During the 1980s and 1990s, Ted Steele clashed with the scientific establishment, particularly in the UK, over this hypothesis and his support for Lamarck's place in modern science. Steele has stated publicly in an interview with the ABC program Lateline that his controversial theories have had a strong impact on his career: "To be branded a heretic and a pariah meant that my career to keep doing research in this area were extremely limited."[4]

From 2010 to 2018, Ted Steele continued to explore reverse transcription as a mechanism to explain the emergence of complex retroviruses of vertebrate lines at or just before the Cambrian Explosion of ~500 Ma.[citation needed]

Dismissal and dispute[edit]

In January 2001, Steele made several allegations to the media in regard to 'soft' marking resulting in the upgrading of full fee paying international students. Steele was summarily dismissed by UoW's Vice-Chancellor Gerard Sutton, stating that the university's reputation was "placed at a serious and imminent risk as a result of Associate Professor Steele's claims." Steele declared his dismissal unfair and instituted legal proceedings. The case received wide media coverage.[5]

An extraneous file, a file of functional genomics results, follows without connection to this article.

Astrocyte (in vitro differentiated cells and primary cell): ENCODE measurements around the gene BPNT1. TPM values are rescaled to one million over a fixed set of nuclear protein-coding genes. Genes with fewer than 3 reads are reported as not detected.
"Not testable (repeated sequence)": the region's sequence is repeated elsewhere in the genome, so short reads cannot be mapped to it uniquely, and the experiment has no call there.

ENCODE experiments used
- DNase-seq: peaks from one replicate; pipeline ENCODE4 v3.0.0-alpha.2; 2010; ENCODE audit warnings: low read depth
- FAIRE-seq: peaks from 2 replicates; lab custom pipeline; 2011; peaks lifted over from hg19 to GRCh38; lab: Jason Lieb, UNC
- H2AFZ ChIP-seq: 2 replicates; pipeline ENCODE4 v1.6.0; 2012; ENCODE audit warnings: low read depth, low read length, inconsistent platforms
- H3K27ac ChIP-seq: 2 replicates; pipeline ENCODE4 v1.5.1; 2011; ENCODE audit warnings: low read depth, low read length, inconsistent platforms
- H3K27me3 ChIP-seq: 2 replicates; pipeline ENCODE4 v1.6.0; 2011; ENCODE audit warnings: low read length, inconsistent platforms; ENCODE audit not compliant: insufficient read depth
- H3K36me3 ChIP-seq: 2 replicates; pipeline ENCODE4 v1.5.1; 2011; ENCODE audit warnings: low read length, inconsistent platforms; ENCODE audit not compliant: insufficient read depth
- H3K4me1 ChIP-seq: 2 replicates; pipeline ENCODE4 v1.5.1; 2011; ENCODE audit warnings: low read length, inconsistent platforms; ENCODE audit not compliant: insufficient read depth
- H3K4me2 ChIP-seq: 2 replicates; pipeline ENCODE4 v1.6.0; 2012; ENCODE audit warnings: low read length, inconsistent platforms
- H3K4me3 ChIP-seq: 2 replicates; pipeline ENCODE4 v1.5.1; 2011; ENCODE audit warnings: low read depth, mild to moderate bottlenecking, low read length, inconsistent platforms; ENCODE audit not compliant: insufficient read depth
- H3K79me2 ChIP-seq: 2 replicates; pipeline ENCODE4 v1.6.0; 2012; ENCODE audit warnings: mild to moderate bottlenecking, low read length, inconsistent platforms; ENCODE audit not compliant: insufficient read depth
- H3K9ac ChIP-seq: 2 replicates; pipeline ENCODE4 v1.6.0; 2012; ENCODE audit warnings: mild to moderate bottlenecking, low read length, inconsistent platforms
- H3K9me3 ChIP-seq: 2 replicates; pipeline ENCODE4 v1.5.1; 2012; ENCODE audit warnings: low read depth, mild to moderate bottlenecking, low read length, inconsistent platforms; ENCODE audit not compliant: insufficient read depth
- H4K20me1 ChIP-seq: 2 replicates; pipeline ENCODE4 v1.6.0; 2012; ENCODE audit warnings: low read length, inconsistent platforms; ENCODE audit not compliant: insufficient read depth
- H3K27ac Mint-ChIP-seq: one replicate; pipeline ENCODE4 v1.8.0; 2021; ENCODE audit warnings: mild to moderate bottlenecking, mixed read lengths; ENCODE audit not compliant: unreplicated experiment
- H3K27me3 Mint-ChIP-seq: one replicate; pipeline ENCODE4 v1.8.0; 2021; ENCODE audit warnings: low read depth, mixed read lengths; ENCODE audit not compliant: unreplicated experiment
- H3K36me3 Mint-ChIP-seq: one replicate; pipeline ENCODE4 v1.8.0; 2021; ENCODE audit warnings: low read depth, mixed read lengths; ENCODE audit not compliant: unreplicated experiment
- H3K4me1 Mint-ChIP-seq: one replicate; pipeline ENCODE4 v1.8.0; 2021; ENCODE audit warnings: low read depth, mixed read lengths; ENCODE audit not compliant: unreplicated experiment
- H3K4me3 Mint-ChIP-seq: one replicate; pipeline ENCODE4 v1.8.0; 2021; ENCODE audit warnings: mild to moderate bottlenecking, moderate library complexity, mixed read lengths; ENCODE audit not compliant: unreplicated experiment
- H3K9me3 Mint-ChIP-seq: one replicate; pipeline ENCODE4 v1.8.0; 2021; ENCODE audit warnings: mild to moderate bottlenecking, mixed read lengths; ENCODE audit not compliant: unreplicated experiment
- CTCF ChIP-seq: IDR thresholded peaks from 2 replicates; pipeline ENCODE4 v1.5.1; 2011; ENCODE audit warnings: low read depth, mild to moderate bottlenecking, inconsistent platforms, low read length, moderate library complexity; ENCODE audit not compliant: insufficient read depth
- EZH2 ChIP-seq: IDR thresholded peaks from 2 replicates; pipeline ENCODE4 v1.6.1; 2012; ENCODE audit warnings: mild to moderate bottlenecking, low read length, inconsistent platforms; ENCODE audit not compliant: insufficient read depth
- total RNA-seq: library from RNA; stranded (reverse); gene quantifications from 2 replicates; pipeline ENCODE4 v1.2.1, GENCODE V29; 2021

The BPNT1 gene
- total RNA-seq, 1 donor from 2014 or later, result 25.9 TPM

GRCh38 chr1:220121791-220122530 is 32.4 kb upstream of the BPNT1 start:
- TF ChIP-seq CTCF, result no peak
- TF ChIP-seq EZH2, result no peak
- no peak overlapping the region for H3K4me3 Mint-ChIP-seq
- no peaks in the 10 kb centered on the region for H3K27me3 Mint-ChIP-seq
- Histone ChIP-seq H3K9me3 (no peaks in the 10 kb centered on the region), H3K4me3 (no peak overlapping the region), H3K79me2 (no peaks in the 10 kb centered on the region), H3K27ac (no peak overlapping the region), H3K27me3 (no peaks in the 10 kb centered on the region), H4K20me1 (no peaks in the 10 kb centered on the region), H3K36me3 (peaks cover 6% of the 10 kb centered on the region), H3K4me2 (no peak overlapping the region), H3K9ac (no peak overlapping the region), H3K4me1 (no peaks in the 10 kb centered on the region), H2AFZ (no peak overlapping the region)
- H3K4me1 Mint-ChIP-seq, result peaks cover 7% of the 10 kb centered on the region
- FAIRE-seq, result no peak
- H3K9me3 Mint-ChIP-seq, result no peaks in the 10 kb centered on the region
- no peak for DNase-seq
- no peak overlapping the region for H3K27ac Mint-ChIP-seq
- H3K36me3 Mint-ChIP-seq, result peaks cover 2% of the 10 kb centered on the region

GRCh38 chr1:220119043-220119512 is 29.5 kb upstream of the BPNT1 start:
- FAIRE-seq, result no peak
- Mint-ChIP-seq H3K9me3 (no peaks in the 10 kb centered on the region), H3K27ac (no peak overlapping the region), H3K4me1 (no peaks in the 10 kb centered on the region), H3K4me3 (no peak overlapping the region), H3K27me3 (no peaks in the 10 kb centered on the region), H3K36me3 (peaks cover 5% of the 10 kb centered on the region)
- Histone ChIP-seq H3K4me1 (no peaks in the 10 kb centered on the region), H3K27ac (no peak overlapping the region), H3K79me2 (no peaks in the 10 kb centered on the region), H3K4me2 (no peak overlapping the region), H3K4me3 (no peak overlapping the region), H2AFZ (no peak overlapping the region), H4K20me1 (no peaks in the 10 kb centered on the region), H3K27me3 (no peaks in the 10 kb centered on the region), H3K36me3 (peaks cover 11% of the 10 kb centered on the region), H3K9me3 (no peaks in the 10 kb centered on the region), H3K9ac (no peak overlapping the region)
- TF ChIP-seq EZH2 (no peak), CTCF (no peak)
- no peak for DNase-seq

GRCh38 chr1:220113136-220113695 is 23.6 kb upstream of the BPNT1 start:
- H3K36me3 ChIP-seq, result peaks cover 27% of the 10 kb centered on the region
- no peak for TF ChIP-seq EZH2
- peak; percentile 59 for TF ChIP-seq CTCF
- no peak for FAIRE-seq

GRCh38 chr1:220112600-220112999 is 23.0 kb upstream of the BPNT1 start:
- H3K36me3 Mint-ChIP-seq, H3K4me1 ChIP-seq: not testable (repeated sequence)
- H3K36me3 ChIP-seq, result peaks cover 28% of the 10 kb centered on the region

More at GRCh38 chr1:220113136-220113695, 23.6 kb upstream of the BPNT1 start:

In August 2001, the Australian Federal Court found that the University of Wollongong had breached its staff enterprise agreement by not following correct conduct and dismissal procedures in Steele's case. Following the verdict Steele expressed publicly that he wanted his job back.[6]

On 5 April 2002, UoW Vice Chancellor Gerard Sutton acceded to NTEU demands and reinstated Dr Ted Steele to his position within the Department of Biological Sciences at the University of Wollongong. It was made public that Steele's reinstatement was unconditional and involved backpay. President of the National Tertiary Education Union, Dr Carolyn Allport, announced the importance of the victory and precedent that the court's ruling set. "The NTEU has said all along that Dr Steele was dismissed illegally. The union's position has been completely vindicated by the findings of four judges of the Federal Court and Dr Steele's subsequent reinstatement. The reinstatement comes after a 15 month legal and political campaign by the NTEU. It is a victory for all NTEU members because it clearly demonstrates that university staff cannot be dismissed without a proper and fair hearing. This requirement is the fundamental protection of intellectual freedom in Australia's universities and the successful campaign to reinstate Dr Steele has reaffirmed that protection for all Australian university staff and for the community that our universities serve."[7]